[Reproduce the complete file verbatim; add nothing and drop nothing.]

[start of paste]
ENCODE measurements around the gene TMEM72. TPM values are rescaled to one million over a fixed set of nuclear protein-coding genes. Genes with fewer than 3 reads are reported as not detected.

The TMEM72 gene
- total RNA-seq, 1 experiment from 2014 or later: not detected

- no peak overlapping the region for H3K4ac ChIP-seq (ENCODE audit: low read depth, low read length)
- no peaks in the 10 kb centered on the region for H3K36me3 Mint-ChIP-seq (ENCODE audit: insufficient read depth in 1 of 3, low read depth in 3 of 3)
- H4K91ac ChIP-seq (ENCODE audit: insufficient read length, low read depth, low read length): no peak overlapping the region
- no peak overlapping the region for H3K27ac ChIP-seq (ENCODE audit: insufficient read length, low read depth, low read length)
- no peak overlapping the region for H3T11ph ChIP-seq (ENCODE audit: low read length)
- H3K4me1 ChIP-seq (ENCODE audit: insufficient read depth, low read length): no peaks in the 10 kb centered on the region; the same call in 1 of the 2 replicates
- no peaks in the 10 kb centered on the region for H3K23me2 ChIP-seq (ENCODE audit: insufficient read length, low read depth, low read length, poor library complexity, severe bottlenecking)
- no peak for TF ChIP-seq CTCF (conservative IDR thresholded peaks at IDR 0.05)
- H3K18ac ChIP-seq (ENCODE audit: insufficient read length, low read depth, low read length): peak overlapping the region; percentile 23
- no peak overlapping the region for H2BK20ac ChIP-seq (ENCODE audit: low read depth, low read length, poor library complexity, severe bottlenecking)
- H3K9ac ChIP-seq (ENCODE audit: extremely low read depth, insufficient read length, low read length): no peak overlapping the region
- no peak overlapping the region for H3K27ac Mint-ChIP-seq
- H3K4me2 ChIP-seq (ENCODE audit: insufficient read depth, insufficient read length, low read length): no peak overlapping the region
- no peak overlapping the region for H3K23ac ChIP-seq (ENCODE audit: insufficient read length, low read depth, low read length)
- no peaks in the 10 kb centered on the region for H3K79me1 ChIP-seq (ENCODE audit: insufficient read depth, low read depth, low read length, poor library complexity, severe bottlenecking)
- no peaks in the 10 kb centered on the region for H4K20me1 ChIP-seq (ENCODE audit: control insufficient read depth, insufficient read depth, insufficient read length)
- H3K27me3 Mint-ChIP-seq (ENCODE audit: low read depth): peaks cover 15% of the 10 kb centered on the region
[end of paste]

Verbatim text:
ENCODE measurements around the gene TMEM72. TPM values are rescaled to one million over a fixed set of nuclear protein-coding genes. Genes with fewer than 3 reads are reported as not detected.

The TMEM72 gene
- total RNA-seq, 1 experiment from 2014 or later: not detected

- no peak overlapping the region for H3K4ac ChIP-seq (ENCODE audit: low read depth, low read length)
- no peaks in the 10 kb centered on the region for H3K36me3 Mint-ChIP-seq (ENCODE audit: insufficient read depth in 1 of 3, low read depth in 3 of 3)
- H4K91ac ChIP-seq (ENCODE audit: insufficient read length, low read depth, low read length): no peak overlapping the region
- no peak overlapping the region for H3K27ac ChIP-seq (ENCODE audit: insufficient read length, low read depth, low read length)
- no peak overlapping the region for H3T11ph ChIP-seq (ENCODE audit: low read length)
- H3K4me1 ChIP-seq (ENCODE audit: insufficient read depth, low read length): no peaks in the 10 kb centered on the region; the same call in 1 of the 2 replicates
- no peaks in the 10 kb centered on the region for H3K23me2 ChIP-seq (ENCODE audit: insufficient read length, low read depth, low read length, poor library complexity, severe bottlenecking)
- no peak for TF ChIP-seq CTCF (conservative IDR thresholded peaks at IDR 0.05)
- H3K18ac ChIP-seq (ENCODE audit: insufficient read length, low read depth, low read length): peak overlapping the region; percentile 23
- no peak overlapping the region for H2BK20ac ChIP-seq (ENCODE audit: low read depth, low read length, poor library complexity, severe bottlenecking)
- H3K9ac ChIP-seq (ENCODE audit: extremely low read depth, insufficient read length, low read length): no peak overlapping the region
- no peak overlapping the region for H3K27ac Mint-ChIP-seq
- H3K4me2 ChIP-seq (ENCODE audit: insufficient read depth, insufficient read length, low read length): no peak overlapping the region
- no peak overlapping the region for H3K23ac ChIP-seq (ENCODE audit: insufficient read length, low read depth, low read length)
- no peaks in the 10 kb centered on the region for H3K79me1 ChIP-seq (ENCODE audit: insufficient read depth, low read depth, low read length, poor library complexity, severe bottlenecking)
- no peaks in the 10 kb centered on the region for H4K20me1 ChIP-seq (ENCODE audit: control insufficient read depth, insufficient read depth, insufficient read length)
- H3K27me3 Mint-ChIP-seq (ENCODE audit: low read depth): peaks cover 15% of the 10 kb centered on the region